Does immigration hurt support for the welfare state?

May 5, 2013

Poli-Sci Perspective is a weekly Wonkblog feature in which Georgetown University's Dan Hopkins and George Washington University's Danny Hayes and John Sides offer an empirical perspective on the issues dominating Washington. In this edition, Hopkins looks at whether increased immigration leads to decreased support for the welfare state. For past posts in the series, head here.

Here in the United States, opponents of immigration reform frequently talk about the dangers of rewarding people who came without authorization or the prospect that immigrants might take jobs from native-born Americans. But there is another concern about immigration that they don’t typically raise, one that you are more likely to hear from the European left than the American right: that immigration undermines the social welfare state by making voters less supportive of public spending.

The logic behind this argument is simple. Writing in the Guardian, David Goodhart contends that “if newcomers do not make some effort to join in it is harder for existing citizens to see them as part of the `imagined community’. When that happens it weakens the bonds of solidarity and in the long run erodes the 'emotional citizenship’ required to sustain welfare states.”

The striking thing about the United States, though, is that increasing ethnic and racial diversity hasn’t dampened our public investments.

We can study this by looking at U.S. cities. American municipalities vary markedly in their ethnic and racial demographics, and they routinely make decisions about how to allocate scarce dollars. But when we examine cities’ spending patterns in recent decades, we see that growing diversity has done little to change public good provision. Your public library is likely to have seen cutbacks, but it’s probably not because of your neighbors’ backgrounds.

In 1999, Alberto Alesina, Reza Baqir and William Easterly got many social scientists interested in these questions with an article showing that more diverse U.S. cities spent less on public goods like roads. For readers with a political bent, that finding will seem surprising, since many of America’s most diverse cities are also among its most liberal. As always, though, the challenge is in sorting causation from correlation. Cities that attracted people from various ethnic and racial backgrounds also tend to differ in their economies, poverty levels,  partisanship and a host of other ways.

One way to get at the question of causation is by leveraging time: we can observe if changes in ethnic and racial diversity correspond with changes in how U.S. cities spend their money. That’s exactly what I do in a 2012 articleConsider the period from 1970 to 2000, when both immigration and suburbanization were transforming the populations of American cities. Overall, those decades saw significant declines in city spending on various public goods, including roads, health and sanitation. The table below makes those shifts in municipal spending clear.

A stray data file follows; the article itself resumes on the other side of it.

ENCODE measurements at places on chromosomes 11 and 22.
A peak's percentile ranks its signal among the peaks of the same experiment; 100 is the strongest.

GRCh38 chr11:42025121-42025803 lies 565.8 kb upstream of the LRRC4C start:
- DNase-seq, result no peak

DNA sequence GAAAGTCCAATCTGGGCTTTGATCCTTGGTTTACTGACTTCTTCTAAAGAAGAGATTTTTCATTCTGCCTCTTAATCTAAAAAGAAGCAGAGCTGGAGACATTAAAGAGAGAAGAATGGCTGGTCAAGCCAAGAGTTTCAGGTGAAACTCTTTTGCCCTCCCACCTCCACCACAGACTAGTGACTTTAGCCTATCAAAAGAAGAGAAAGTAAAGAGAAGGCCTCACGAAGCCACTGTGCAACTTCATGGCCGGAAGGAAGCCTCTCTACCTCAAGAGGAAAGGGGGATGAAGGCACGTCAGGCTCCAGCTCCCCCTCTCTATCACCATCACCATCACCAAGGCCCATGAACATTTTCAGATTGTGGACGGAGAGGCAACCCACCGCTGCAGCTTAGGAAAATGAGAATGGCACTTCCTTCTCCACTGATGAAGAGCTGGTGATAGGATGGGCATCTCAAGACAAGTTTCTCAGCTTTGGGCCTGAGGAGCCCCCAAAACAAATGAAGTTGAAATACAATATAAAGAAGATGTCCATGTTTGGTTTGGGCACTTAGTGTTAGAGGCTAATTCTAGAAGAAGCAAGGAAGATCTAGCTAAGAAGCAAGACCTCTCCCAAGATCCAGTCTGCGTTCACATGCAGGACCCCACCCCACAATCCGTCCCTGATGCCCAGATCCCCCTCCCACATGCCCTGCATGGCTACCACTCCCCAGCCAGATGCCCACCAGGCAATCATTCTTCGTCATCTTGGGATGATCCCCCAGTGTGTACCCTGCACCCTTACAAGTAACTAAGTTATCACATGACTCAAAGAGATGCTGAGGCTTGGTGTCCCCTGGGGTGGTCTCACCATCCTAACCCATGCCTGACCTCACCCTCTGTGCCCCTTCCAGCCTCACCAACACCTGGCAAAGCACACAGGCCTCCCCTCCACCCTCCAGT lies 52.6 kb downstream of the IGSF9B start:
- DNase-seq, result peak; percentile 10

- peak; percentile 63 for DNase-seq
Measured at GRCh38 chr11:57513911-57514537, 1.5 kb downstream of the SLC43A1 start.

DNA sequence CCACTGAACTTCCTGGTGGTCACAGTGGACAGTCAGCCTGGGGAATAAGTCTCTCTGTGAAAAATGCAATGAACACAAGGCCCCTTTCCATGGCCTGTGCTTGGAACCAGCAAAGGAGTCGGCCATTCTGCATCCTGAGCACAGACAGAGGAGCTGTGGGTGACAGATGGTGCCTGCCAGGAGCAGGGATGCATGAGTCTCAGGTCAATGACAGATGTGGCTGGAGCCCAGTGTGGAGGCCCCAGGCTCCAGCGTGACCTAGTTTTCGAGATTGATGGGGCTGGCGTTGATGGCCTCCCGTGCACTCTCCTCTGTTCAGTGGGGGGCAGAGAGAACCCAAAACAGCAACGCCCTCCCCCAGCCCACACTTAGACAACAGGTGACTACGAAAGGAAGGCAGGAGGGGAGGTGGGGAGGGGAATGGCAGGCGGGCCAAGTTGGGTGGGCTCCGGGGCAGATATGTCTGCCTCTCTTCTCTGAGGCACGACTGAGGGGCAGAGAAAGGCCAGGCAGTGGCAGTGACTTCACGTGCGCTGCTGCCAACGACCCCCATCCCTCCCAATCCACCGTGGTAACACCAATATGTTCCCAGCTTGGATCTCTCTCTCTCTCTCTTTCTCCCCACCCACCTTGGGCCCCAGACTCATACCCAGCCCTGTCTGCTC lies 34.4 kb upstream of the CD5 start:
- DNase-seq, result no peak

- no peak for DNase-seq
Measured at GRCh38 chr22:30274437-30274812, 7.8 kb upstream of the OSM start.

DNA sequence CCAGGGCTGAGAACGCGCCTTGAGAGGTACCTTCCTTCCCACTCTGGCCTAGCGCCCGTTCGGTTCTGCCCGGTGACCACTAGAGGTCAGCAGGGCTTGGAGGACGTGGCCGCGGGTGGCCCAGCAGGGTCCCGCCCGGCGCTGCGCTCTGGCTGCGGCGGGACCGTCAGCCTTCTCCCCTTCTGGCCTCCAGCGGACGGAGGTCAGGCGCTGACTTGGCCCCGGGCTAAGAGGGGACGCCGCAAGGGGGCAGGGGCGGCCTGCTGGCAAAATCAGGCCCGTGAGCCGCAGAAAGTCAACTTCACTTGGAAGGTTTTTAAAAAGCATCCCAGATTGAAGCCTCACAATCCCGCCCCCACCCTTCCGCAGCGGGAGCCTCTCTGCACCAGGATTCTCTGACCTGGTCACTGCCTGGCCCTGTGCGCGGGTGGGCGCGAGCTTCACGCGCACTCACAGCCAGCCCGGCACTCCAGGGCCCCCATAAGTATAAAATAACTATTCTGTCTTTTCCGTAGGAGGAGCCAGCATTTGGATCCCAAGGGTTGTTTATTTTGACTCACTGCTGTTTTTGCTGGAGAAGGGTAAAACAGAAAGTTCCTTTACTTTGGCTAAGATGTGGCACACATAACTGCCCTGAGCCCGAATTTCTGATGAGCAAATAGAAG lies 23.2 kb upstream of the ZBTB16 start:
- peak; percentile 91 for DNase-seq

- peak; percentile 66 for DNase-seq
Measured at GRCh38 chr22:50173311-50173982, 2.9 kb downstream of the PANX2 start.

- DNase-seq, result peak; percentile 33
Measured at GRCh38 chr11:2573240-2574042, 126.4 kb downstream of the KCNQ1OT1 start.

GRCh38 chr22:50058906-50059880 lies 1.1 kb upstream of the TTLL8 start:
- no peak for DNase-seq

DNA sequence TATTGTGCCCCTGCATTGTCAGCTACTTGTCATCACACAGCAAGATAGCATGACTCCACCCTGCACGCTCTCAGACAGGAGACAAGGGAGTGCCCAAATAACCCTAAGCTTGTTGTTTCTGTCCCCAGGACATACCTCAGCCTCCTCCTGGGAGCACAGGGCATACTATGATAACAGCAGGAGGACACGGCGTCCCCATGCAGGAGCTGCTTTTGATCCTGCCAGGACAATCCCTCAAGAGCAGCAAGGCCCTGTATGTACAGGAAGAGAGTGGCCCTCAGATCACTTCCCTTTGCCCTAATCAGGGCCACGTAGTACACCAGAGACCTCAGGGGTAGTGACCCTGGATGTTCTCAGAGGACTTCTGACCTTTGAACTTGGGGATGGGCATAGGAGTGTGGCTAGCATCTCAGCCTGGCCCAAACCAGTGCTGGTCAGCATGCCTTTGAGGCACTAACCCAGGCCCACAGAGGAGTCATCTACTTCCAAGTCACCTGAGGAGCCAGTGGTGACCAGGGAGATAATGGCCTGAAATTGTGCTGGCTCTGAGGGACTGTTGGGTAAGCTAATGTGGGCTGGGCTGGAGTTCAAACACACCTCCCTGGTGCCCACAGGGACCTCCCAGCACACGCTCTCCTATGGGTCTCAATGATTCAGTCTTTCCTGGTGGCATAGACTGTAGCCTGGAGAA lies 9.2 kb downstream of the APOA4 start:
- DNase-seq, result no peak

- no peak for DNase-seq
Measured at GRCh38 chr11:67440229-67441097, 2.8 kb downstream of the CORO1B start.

Among the 1,000 largest U.S. cities, those that rapidly diversified saw the same changes in their spending on those categories as did cities that did not diversify. The same holds true for spending on housing, which grew regardless of demographic changes. In fact, the only noteworthy difference is in criminal justice spending: cities that became more diverse spent more fighting crime. That’s true even when accounting for crime rates.

So how do diverse cities manage to sustain public spending  In a 2011 article, Jacob Rugh and Jessica Trounstine show that while diverse cities hold fewer bond elections, the bonds they do pass are larger and cover a broader range of projects. It’s not just voters who react to demographic changes. In diverse communities, Rugh and Trounstine argue that political leaders respond by building broader coalitions in support of public projects. The impact of growing diversity hinges not just how voters react, but also on the strategies of local leaders.

A long tradition of research has shown that changing demographics can shape voters’ attitudes. But that’s only part of the equation. To assess the impact of ethnic and racial diversity, it’s critical to account for the views of the newcomers as well as the reactions of local politicians. In the contemporary U.S., growing diversity often means growth among Democratic-leaning groups, and it can lead local politicians into broader alliances.  In recent decades, there has been undeniable pressure on city budgets. But that pressure isn’t more acute in the cities that are diversifying. Demographics are not destiny.

Dan Hopkins is an Associate Professor of Government at Georgetown University. His research and teaching focus on American politics, with special attention to public opinion, urban politics, racial and ethnic politics, and quantitative methods. More on his research is available at
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